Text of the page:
Clicky

badge

Friday, May 30, 2014

AirAsia Chennai-Bangalore & back for Rs 829: Details

Air Asia has announced its India operations and as expected, they've started off with a fairly competitive price tag. I somehow feel they've chosen wrong cities to start with. Bangalore-Goa and Bangalore-Chennai. Bangalore Goa is somewhat fine, but Bangalore Chennai is not worth flying.

I've tried their Chennai-Kuala Lumpur, Chennai-Bangkok sectors and was looking forward for their India operations like everyone else.

This post is an analysis of Air Asia India's Chennai-Bengaluru schedule, fare, hidden charges and other pros and cons.

Since I do occasional weekend trips between Chennai and Bangalore, I am taking this sector first for comparison. Let us say I wish to go to BLR from MAA for the weekend.

How much air asia tickets cost between Chennai-Bangalore?
Return Ticket price starts at Rs 829 per person, only few seats per flight are offered at this rate. Next lot of seats are expensive by about 500 Rs per person one way. It is not known how many seats are available at what price, but my guess is less than 10 seats are offered at throw away price.

The promo rates are 60% cheaper than its rivals. Cheaper than Shatabdhi train or KSRTC bus fare. Need to see what will be their regular fare.

Looks like Chennai-Blr service is starting 20th June, about 1 week after initial Blr-Goa launch. Two flights a day sounds good and useful for business visitors who can return on same day evening and also for weekend travelers.

What are the other hidden expenses in an Air Asia India ticket?
1. Processing fee: Credit card payment costs Rs 319, while netbanking can save you 240 Rs (netbanking costs Rs 80). You can't skip this mandatory extra payment.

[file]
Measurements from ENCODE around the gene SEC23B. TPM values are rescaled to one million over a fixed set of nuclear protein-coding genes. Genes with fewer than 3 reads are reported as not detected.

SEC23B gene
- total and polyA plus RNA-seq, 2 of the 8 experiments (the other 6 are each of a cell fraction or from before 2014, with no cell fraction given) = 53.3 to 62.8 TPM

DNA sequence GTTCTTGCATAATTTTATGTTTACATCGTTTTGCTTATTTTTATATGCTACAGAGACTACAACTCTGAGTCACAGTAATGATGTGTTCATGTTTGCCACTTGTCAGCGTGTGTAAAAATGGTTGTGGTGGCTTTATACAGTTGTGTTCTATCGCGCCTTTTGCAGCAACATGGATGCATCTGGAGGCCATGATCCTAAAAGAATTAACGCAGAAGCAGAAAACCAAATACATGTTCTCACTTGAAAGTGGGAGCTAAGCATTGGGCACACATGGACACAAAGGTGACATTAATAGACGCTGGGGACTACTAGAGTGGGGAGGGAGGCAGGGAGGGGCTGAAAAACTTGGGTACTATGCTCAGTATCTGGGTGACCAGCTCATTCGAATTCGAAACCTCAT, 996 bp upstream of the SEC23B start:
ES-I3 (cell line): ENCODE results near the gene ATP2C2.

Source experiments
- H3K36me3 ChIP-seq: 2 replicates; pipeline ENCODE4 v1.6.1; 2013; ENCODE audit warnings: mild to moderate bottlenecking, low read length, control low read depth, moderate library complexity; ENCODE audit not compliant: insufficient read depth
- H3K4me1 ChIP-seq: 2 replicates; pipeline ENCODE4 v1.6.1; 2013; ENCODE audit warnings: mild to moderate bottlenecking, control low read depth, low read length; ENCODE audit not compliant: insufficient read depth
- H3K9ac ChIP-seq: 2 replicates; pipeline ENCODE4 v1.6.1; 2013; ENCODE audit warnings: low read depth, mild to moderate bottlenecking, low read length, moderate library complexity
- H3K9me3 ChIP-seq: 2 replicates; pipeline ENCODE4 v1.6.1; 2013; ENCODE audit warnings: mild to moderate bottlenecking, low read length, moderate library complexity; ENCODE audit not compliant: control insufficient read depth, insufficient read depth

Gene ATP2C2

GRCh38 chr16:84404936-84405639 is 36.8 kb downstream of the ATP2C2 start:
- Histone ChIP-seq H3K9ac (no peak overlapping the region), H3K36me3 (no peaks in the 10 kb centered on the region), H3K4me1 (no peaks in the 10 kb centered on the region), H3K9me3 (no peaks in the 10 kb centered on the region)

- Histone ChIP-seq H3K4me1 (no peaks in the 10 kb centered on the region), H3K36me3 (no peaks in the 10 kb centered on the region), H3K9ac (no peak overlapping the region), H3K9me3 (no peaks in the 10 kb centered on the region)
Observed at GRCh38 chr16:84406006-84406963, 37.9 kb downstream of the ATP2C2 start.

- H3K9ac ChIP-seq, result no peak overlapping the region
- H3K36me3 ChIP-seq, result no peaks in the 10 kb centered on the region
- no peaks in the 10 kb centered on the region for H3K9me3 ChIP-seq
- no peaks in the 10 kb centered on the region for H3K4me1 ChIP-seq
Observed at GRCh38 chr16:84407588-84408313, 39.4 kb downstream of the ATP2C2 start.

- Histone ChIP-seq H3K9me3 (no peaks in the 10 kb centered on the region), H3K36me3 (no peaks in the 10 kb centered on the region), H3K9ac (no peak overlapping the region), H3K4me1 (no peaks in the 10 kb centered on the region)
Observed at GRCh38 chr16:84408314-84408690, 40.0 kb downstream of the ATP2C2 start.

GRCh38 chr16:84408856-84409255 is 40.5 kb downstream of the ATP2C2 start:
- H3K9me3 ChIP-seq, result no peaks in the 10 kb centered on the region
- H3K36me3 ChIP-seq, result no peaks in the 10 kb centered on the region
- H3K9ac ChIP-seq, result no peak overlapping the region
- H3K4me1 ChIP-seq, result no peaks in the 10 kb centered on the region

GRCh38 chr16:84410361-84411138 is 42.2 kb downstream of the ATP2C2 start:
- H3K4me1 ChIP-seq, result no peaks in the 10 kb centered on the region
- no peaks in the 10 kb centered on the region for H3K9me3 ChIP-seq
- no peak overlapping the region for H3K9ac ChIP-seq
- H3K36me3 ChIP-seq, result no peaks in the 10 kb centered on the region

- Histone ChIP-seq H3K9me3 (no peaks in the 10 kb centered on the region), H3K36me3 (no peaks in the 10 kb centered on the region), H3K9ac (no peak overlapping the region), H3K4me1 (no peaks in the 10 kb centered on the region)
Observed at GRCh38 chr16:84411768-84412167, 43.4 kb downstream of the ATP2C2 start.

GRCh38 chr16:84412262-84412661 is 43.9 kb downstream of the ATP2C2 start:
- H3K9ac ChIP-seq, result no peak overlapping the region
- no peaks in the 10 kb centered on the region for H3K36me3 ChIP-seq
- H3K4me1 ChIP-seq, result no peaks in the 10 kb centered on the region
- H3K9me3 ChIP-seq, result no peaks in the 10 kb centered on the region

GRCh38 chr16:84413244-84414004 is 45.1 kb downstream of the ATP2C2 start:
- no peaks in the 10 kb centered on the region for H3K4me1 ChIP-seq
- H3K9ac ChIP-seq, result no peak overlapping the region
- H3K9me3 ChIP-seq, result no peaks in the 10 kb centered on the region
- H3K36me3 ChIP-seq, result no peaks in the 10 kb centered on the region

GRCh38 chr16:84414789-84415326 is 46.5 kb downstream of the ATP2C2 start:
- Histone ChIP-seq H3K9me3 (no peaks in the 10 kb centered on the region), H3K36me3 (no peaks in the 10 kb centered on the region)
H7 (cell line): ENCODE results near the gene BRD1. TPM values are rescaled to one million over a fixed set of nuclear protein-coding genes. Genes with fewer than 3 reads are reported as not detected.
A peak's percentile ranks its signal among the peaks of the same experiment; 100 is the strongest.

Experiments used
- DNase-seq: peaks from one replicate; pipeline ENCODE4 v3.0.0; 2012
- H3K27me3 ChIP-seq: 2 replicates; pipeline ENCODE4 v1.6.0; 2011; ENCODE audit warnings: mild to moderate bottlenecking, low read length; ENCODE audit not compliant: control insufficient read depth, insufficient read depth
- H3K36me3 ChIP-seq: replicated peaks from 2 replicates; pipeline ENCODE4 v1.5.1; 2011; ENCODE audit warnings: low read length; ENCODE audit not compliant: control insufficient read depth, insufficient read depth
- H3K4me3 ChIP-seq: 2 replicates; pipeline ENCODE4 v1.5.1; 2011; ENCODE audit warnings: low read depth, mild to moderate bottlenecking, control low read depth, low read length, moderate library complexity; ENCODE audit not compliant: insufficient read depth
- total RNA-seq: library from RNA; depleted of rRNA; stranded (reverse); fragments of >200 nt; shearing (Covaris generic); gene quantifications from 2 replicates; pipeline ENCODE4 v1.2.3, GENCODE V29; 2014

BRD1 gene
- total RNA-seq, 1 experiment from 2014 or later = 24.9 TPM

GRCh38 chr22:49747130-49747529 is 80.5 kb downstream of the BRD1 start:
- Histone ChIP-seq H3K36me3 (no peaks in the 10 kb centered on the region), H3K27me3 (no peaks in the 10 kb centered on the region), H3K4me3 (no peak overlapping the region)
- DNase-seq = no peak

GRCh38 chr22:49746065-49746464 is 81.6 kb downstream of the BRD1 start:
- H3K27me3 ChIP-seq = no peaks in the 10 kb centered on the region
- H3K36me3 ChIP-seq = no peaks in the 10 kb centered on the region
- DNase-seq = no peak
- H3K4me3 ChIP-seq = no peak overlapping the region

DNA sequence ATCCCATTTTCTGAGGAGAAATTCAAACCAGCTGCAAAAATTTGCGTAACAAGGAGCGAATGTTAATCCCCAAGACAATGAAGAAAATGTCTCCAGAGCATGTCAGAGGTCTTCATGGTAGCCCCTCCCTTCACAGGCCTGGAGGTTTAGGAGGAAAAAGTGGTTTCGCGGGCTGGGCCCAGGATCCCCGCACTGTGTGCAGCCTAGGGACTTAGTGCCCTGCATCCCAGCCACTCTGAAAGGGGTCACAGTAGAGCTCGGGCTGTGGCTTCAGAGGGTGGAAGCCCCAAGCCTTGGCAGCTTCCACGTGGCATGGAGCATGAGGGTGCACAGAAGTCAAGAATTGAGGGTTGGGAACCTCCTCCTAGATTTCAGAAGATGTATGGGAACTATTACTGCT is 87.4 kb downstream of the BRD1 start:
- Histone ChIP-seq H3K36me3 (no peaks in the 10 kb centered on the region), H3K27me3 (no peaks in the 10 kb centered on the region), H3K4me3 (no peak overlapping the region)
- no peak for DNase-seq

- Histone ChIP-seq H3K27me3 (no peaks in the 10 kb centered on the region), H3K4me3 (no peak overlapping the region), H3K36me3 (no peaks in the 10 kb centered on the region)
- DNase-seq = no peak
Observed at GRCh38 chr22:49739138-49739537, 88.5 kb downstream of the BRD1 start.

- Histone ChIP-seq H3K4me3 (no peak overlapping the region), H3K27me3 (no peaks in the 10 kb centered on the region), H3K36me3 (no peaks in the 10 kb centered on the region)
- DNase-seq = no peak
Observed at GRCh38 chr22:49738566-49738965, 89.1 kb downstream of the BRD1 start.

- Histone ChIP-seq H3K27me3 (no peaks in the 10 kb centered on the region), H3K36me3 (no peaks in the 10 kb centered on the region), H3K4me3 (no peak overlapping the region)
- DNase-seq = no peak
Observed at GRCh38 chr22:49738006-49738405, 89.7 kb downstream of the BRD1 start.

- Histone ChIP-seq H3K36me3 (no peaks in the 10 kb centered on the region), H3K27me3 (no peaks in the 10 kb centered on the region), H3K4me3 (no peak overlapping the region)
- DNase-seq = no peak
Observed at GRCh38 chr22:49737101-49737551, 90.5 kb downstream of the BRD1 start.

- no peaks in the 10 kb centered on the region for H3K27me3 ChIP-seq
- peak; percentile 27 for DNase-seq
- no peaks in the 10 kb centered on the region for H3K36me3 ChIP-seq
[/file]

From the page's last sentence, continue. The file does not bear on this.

2. Meals: Optional, costs Rs 150 for hyderabadi biriyani. These rates are much cheaper than what other airlines charge and almost same as what a medium range hotel would charge
3. Seat selection: About 12 seats in the centre of the plane are sold for Rs 600 extra (Similar to Spicejet's MAX seats
4. Baggage: No free checkin baggage. 15 kg costs Rs 200 oneway.
5. Insurance: Optional extra
Unfortunately air asia is only starting flight operations. They're not starting a cheap taxi service. So we'll have to factor travel expense from city to airport and back. (While railway stations are well connected by city buses, airports are not so affordable to reach.). So I need to factor approx Rs (Rs 350 to Chennai airport, Rs 250 at BIAL to take Vayu Vajra, Rs 250 while coming back and Rs 650 from Chennai airport to home)- This amount adds up to as much as my flight ticket, if not more.

Air asia leaves Chennai at 7.30 AM and reaches by 8.30 AM. We need to be at airport by about 6AM. From Blr airport to heart of city will take another 1 hour. So we're looking at about 3.30-4 hours of travel time. Shatabdhi leaves at 6 AM and reaches by 10.30. 5.5 hours at about one fourth the expense.

So travel to airport and back will cost two times the ticket fare.  Thus Shatabdi or a KSRTC AC bus could be effectively cheaper if we consider end to to travel time and cost.

I feel airasia could have picked up some other sector, which can't be reached by overnight train. Something like Chennai-Pune, Bangalore-Kolkata, Chennai-Kochi etc. If such long haul flights are launched, more first time travelers would queue up to buy tickets.  Hope they'll cover these sectors soon.

What about Bengaluru-Goa on AirAsia?